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Climate Change Made Deadly African Cyclones More Severe

Madagascar, Mozambique and Malawi were hit by a series of storms this year that killed hundreds of people

Destroyed buildings stand in flood waters following the cyclone in this aerial photograph over the outskirts of Beira, Mozambique in 2019.

Destroyed buildings stand in flood waters following the cyclone in this aerial photograph over the outskirts of Beira, Mozambique in 2019.

Photographer: Guillem Sartorio/Bloomberg

The deadly cyclones and tropical storms that battered southern Africa this year were made more severe by climate change, according to 22 scientists collaborating under the World Weather Attribution initiative.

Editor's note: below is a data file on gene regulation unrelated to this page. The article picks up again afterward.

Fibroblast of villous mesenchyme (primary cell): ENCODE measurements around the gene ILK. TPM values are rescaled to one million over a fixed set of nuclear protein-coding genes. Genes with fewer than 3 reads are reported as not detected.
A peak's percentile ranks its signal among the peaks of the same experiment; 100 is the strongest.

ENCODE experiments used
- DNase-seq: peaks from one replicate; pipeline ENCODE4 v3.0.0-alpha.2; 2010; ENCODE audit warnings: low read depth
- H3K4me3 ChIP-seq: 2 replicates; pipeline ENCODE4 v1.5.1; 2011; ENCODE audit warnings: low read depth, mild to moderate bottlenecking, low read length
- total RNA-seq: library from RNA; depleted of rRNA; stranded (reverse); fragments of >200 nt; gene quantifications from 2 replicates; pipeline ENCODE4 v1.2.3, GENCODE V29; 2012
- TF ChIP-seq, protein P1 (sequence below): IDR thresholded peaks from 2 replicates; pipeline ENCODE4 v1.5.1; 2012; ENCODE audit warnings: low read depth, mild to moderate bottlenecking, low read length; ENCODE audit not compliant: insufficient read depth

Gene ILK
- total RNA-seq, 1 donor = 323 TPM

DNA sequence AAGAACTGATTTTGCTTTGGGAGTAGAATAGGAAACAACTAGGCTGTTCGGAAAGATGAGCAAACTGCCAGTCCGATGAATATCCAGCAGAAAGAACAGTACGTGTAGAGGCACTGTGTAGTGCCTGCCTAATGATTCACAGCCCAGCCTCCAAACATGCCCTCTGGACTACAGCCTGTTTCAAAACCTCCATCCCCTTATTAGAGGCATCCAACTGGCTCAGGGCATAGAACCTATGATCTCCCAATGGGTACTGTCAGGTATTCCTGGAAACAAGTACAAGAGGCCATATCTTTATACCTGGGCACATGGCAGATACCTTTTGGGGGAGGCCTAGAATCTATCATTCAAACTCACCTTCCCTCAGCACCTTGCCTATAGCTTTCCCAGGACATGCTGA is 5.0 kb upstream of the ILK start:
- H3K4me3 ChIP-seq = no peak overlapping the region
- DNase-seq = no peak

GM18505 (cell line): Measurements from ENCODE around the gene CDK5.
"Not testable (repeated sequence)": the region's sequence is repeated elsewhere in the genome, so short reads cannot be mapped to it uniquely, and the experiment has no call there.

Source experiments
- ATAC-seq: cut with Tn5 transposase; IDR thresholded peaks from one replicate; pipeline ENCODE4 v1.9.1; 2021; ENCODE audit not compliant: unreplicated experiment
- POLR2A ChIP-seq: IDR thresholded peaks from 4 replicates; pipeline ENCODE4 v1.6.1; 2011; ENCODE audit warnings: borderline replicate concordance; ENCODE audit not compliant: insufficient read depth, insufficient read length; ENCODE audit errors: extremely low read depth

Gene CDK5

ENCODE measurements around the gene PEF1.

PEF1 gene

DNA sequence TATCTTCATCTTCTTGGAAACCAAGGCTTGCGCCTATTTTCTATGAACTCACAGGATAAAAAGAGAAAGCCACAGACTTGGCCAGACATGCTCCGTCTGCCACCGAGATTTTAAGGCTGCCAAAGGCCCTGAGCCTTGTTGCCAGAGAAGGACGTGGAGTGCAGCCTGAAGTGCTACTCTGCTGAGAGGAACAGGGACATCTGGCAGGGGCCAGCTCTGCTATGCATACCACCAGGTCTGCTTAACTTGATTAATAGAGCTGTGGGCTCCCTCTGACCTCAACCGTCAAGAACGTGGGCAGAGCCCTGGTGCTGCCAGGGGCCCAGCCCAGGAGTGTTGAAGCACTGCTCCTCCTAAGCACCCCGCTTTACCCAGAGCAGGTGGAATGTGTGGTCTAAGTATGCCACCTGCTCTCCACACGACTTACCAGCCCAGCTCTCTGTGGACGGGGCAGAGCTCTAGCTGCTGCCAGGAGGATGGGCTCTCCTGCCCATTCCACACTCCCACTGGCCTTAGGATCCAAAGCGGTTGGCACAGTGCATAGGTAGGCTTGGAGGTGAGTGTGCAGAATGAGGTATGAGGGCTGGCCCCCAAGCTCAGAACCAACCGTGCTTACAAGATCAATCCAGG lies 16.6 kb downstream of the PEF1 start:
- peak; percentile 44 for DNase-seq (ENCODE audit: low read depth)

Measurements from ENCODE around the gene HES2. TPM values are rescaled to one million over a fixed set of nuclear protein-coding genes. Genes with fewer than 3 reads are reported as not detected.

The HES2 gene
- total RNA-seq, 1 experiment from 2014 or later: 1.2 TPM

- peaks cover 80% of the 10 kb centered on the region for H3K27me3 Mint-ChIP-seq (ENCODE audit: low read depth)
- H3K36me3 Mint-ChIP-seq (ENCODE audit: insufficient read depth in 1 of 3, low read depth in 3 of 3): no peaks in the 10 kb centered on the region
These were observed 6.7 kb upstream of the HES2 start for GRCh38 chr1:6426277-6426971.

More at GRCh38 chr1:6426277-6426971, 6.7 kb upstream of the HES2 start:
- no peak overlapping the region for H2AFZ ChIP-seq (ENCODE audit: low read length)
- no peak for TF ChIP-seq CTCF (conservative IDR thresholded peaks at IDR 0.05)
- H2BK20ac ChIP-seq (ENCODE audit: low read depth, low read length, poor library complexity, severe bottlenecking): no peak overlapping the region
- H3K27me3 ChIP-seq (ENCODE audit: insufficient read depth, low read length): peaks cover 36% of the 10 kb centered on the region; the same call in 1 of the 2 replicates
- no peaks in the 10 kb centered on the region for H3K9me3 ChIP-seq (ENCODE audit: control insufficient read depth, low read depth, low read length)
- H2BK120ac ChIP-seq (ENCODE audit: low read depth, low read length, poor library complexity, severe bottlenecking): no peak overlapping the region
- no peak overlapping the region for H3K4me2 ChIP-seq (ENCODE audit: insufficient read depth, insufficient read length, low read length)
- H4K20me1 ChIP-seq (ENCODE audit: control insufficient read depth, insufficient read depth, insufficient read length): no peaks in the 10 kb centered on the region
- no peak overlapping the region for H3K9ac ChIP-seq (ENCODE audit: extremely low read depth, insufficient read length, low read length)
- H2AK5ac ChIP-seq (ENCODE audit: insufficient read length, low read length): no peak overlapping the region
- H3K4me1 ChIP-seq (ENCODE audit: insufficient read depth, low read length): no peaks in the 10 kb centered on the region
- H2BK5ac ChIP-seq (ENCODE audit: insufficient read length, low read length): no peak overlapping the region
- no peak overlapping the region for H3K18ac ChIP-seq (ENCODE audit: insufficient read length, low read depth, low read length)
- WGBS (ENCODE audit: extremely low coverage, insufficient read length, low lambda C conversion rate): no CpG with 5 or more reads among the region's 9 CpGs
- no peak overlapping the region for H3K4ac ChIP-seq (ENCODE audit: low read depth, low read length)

Rainfall data associated with two of the three tropical cyclones and two other tropical storms that tore across Madagascar, Mozambique and Malawi over a period of six weeks showed that climate change likely resulted in heavier precipitation, according to the study. The disasters killed 230 people and affected more than 1 million.